In politics, as in life, there are varying degrees of denials. But only one denial counts — a full, unequivocal one. And in the case of what Rep. Jim Jordan (R-Ohio) knew about sexual abuse happening while he was a coach for the Ohio State University wrestling team decades ago, he has yet to give one.

That could complicate things for Jordan, specifically with whether his GOP colleagues have his back.

“I never saw, never heard of, never was told about any type of abuse. If I had been, I would have dealt with it,” Jordan told Fox News on Friday night of allegations by seven former Ohio State wrestlers that as assistant coach there, he knew or must have known of misconduct surrounding the team.

But when Fox News host Bret Baier asked Jordan to explain why more than a half-dozen wrestlers insist that sexual misconduct was discussed on a regular basis in the locker rooms, Jordan had this to say: “Conversations in a locker room are a lot different than people coming up and talking about abuse. No one ever reported any abuse to me.”

For something as serious as sexual abuse, that sounds to any logical listener like splitting hairs. In what situation would you hear about your own wrestlers feeling violated sexually and think they were just joking, or it wasn't worthy of following up?

Jordan appeared to deny, later in that Fox interview, that he heard anything in the locker room:

BAIER: So did you hear it in the locker room?
JORDAN: No. No. No — no type of abuse. We did not hear that. And if we had, we would have dealt with it.

But he hasn't entirely put the issue to rest by explaining how he missed out on those conversations.

One thing is clear among wrestlers who have talked to the media, even those who have defended Jordan: There was rampant sexual misconduct and abuse happening with and around them. The Washington Post's Elise Viebeck reports that the then-athletic-director at Ohio State actually moved the wrestlers out of the community showers to avoid voyeurs. Ohio State is investigating its former sports physician, Richard Strauss, who has been accused of groping athletes, including wrestlers.

So was Jordan oblivious to all this? Several wrestlers have said it defies logic for him to claim he was. “There's no way unless he's got dementia or something that he's got no recollection of what was going on at Ohio State,” former UFC wrestling champion Mark Coleman told the Wall Street Journal.

And perhaps even more damning for Jordan: Coleman is one of at least five out of seven Jordan accusers who say they like their former coach. Several describe him as a friend, reports NBC News, which talked to four. Accuser Shawn Dailey said he donated to Jordan's first political campaign. He's also one of Jordan's most direct accusers, telling NBC he was part of conversations with Jordan where the abuse was discussed.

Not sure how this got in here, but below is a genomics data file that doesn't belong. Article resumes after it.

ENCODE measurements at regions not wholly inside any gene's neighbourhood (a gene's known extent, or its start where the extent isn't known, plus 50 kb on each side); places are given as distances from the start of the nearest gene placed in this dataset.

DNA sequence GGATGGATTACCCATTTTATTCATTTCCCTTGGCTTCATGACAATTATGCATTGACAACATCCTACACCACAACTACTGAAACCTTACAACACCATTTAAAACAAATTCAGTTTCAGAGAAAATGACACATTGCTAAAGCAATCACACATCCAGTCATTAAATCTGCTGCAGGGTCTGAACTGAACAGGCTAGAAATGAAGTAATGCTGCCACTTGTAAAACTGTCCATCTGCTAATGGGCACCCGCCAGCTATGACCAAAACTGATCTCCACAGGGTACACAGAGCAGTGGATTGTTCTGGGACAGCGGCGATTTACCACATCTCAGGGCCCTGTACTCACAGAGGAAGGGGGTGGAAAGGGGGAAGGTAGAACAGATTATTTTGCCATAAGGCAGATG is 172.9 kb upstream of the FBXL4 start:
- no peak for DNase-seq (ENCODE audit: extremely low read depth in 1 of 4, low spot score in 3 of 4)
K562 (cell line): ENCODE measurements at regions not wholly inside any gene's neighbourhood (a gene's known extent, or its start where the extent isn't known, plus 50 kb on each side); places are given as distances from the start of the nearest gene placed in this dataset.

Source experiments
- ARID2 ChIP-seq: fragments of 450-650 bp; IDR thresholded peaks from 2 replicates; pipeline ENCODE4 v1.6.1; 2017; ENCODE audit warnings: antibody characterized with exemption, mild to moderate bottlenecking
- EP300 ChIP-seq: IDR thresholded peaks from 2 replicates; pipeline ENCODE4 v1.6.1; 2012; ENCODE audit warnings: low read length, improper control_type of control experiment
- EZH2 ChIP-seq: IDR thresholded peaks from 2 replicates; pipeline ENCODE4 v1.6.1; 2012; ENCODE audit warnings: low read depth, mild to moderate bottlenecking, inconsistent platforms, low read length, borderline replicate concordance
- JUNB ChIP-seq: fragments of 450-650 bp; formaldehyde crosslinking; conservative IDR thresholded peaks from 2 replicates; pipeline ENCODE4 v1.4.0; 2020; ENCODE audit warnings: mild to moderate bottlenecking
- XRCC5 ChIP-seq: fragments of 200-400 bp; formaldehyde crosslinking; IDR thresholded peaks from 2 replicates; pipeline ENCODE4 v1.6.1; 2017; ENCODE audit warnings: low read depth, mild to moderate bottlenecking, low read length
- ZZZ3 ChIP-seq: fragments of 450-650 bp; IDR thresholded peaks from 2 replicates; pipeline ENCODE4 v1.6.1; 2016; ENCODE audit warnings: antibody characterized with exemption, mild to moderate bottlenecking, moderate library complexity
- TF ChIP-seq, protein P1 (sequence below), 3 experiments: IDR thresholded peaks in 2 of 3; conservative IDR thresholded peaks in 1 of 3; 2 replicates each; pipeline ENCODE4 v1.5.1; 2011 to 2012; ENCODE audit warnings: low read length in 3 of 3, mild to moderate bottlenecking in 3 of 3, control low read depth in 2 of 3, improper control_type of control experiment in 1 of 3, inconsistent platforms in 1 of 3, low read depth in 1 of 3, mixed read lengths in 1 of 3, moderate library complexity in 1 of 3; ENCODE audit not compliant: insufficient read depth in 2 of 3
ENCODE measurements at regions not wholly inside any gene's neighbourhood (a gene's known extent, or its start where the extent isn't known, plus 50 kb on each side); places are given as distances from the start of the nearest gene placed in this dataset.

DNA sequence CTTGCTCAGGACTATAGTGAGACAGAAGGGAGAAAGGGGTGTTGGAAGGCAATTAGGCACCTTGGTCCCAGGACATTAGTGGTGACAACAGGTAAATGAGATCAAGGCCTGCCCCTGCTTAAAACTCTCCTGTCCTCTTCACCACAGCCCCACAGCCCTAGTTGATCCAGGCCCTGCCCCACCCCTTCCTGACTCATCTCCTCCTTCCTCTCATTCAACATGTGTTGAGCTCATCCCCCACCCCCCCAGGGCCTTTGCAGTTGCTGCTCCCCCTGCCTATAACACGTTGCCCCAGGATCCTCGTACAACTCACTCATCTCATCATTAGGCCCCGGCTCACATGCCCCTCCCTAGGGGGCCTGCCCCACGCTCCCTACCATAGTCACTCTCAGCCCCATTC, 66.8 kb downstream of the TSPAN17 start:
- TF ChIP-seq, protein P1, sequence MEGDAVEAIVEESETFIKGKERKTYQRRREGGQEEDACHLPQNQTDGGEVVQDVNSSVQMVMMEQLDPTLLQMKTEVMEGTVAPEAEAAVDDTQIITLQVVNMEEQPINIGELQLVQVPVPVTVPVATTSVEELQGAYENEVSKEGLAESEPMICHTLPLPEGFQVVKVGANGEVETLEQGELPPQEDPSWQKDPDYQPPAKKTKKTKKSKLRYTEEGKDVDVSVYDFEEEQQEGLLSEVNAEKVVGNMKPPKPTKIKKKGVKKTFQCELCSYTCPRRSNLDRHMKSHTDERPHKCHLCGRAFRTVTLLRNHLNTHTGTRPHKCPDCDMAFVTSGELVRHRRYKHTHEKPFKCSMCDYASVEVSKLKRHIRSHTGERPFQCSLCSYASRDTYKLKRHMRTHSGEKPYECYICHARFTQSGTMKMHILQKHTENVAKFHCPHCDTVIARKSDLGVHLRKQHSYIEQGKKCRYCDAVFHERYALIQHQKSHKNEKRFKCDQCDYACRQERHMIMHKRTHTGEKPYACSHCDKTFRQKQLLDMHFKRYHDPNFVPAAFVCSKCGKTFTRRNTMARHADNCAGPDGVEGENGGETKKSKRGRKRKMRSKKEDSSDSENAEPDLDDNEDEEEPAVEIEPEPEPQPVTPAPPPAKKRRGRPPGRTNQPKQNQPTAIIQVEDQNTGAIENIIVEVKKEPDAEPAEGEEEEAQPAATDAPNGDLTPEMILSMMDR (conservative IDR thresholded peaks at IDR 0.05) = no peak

That undercuts Jordan's theory that some of these wrestlers are out to get him politically. One of the wrestlers who originally alleged that Jordan knew what was happening, Mike DiSabato, has had a long-running legal battle with Ohio State over licensing, and Politico reports he's had run-ins with Jordan's family. But even he tells NBC News: “I considered Jim Jordan a friend.”

Yet Jordan is claiming politics has a role in all this.

“I think the timing is suspect,” he said on Fox. “When you think about how this whole story came together after the [Deputy Attorney General Rod J.] Rosenstein interview, or — or hearing with this — with this whole talk about the — the [House] speaker's race.”

In an exchange on June 28, Deputy Attorney General Rod J. Rosenstein said his office had been responsive, rebutting Rep. Jim Jordan's (R-Ohio) characterization. (Reuters)

Jordan got some back up Monday when six former Ohio State wrestling coaches released a statement saying "none of us saw or heard of abuse of OSU wrestlers."

It should be obvious by now that this will complicate whether Jordan’s congressional colleagues stand by him as they come back this week to work and face questions about Jordan. He hasn't given them a clear reason to believe him over seven wrestlers, the majority of whom say they like Jordan.

As Jordan himself referenced, that could complicate any efforts by him to lead House Republicans after House Speaker Paul D. Ryan (R-Wis.) retires at the end of this year. In other words, Jordan’s future as leader of his party — or even his conservative wing of the party — could be in question, depending on how much benefit of the doubt his colleagues give him.

Jordan already had an uphill battle to win over the rest of House Republicans, a sizable number of whom have been frustrated over the years by Jordan’s wing of the party's opposition to spending bills, health-care deals and, just two weeks ago, moderate Republicans’ efforts for an immigration overhaul.

Plus, we are living in an era when knowledge of sexual misconduct without swift action has cost lawmakers their jobs. Nine members of Congress have lost their jobs over allegations of sexual misconduct in six months.

The nearest parallel to Jordan's situation may be that of Rep. Elizabeth Esty (D-Conn.). She announced in April that she wouldn't be seeking reelection after The Washington Post and other news outlets revealed that she let her chief of staff stay on the job for three months while knowing he was accused of threatening to kill a fellow staffer whom he had dated.

Esty wasn't directly involved in the alleged misconduct, but her knowledge of it was enough to force her out of Congress.

No one is calling on Jordan to resign, though Viebeck reports outside watchdog groups are asking the House's independent ethics office to investigate.

This week we'll find out whether Jordan's sort-of denials and “they're-out-to-get-me” theories are enough to keep his colleagues on his side. What they decide could make or break Jordan's political future.